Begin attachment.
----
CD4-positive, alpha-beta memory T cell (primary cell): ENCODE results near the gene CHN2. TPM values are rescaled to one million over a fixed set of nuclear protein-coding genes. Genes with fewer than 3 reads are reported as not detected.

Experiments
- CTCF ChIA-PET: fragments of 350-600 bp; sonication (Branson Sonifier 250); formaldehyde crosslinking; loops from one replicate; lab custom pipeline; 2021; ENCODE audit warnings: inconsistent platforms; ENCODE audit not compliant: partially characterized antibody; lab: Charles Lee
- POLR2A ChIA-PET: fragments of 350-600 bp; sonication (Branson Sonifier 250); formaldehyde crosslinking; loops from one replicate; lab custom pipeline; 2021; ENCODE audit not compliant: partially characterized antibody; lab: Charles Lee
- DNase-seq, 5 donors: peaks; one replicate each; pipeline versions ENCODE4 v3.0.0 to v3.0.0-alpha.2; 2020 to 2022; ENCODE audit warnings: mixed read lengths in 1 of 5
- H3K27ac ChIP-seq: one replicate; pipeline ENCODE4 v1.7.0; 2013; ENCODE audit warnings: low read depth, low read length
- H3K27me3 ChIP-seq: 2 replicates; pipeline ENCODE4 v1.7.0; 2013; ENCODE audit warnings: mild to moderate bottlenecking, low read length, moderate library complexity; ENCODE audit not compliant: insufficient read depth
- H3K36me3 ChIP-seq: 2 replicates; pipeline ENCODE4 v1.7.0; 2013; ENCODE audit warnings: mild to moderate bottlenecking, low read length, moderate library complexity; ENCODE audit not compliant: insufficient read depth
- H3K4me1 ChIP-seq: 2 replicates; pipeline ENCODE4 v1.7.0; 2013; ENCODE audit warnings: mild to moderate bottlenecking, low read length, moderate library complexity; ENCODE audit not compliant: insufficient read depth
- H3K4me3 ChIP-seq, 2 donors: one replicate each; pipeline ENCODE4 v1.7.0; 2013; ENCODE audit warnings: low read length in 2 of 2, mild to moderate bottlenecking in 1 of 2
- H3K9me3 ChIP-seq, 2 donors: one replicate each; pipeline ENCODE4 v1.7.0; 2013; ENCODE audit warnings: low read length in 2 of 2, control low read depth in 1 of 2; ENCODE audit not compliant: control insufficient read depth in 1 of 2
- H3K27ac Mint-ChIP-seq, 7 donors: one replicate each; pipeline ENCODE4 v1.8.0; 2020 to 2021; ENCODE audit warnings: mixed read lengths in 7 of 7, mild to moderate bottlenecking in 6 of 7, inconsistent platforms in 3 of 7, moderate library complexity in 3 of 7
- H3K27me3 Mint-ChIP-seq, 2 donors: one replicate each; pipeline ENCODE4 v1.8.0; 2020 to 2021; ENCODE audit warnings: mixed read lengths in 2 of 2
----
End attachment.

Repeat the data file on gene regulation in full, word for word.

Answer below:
CD4-positive, alpha-beta memory T cell (primary cell): ENCODE results near the gene CHN2. TPM values are rescaled to one million over a fixed set of nuclear protein-coding genes. Genes with fewer than 3 reads are reported as not detected.

Experiments
- CTCF ChIA-PET: fragments of 350-600 bp; sonication (Branson Sonifier 250); formaldehyde crosslinking; loops from one replicate; lab custom pipeline; 2021; ENCODE audit warnings: inconsistent platforms; ENCODE audit not compliant: partially characterized antibody; lab: Charles Lee
- POLR2A ChIA-PET: fragments of 350-600 bp; sonication (Branson Sonifier 250); formaldehyde crosslinking; loops from one replicate; lab custom pipeline; 2021; ENCODE audit not compliant: partially characterized antibody; lab: Charles Lee
- DNase-seq, 5 donors: peaks; one replicate each; pipeline versions ENCODE4 v3.0.0 to v3.0.0-alpha.2; 2020 to 2022; ENCODE audit warnings: mixed read lengths in 1 of 5
- H3K27ac ChIP-seq: one replicate; pipeline ENCODE4 v1.7.0; 2013; ENCODE audit warnings: low read depth, low read length
- H3K27me3 ChIP-seq: 2 replicates; pipeline ENCODE4 v1.7.0; 2013; ENCODE audit warnings: mild to moderate bottlenecking, low read length, moderate library complexity; ENCODE audit not compliant: insufficient read depth
- H3K36me3 ChIP-seq: 2 replicates; pipeline ENCODE4 v1.7.0; 2013; ENCODE audit warnings: mild to moderate bottlenecking, low read length, moderate library complexity; ENCODE audit not compliant: insufficient read depth
- H3K4me1 ChIP-seq: 2 replicates; pipeline ENCODE4 v1.7.0; 2013; ENCODE audit warnings: mild to moderate bottlenecking, low read length, moderate library complexity; ENCODE audit not compliant: insufficient read depth
- H3K4me3 ChIP-seq, 2 donors: one replicate each; pipeline ENCODE4 v1.7.0; 2013; ENCODE audit warnings: low read length in 2 of 2, mild to moderate bottlenecking in 1 of 2
- H3K9me3 ChIP-seq, 2 donors: one replicate each; pipeline ENCODE4 v1.7.0; 2013; ENCODE audit warnings: low read length in 2 of 2, control low read depth in 1 of 2; ENCODE audit not compliant: control insufficient read depth in 1 of 2
- H3K27ac Mint-ChIP-seq, 7 donors: one replicate each; pipeline ENCODE4 v1.8.0; 2020 to 2021; ENCODE audit warnings: mixed read lengths in 7 of 7, mild to moderate bottlenecking in 6 of 7, inconsistent platforms in 3 of 7, moderate library complexity in 3 of 7
- H3K27me3 Mint-ChIP-seq, 2 donors: one replicate each; pipeline ENCODE4 v1.8.0; 2020 to 2021; ENCODE audit warnings: mixed read lengths in 2 of 2